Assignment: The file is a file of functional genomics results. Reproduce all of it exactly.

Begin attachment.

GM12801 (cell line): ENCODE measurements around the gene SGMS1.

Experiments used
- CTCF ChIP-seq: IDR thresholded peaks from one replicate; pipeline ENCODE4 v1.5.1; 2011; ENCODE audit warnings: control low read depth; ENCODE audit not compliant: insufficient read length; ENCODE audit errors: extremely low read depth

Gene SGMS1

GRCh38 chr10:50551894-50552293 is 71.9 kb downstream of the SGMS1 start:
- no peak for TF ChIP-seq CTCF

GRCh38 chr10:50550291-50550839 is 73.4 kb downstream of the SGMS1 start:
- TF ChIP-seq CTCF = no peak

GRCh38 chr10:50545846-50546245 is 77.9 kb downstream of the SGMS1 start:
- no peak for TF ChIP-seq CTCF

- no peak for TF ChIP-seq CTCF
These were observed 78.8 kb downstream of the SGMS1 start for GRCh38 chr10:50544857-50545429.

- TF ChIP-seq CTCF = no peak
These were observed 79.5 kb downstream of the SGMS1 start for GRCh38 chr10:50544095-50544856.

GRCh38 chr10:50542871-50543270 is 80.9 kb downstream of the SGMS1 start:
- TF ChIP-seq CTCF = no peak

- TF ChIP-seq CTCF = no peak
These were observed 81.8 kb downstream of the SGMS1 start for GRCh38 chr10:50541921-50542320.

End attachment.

GM12801 (cell line): ENCODE measurements around the gene SGMS1.

Experiments used
- CTCF ChIP-seq: IDR thresholded peaks from one replicate; pipeline ENCODE4 v1.5.1; 2011; ENCODE audit warnings: control low read depth; ENCODE audit not compliant: insufficient read length; ENCODE audit errors: extremely low read depth

Gene SGMS1

GRCh38 chr10:50551894-50552293 is 71.9 kb downstream of the SGMS1 start:
- no peak for TF ChIP-seq CTCF

GRCh38 chr10:50550291-50550839 is 73.4 kb downstream of the SGMS1 start:
- TF ChIP-seq CTCF = no peak

GRCh38 chr10:50545846-50546245 is 77.9 kb downstream of the SGMS1 start:
- no peak for TF ChIP-seq CTCF

- no peak for TF ChIP-seq CTCF
These were observed 78.8 kb downstream of the SGMS1 start for GRCh38 chr10:50544857-50545429.

- TF ChIP-seq CTCF = no peak
These were observed 79.5 kb downstream of the SGMS1 start for GRCh38 chr10:50544095-50544856.

GRCh38 chr10:50542871-50543270 is 80.9 kb downstream of the SGMS1 start:
- TF ChIP-seq CTCF = no peak

- TF ChIP-seq CTCF = no peak
These were observed 81.8 kb downstream of the SGMS1 start for GRCh38 chr10:50541921-50542320.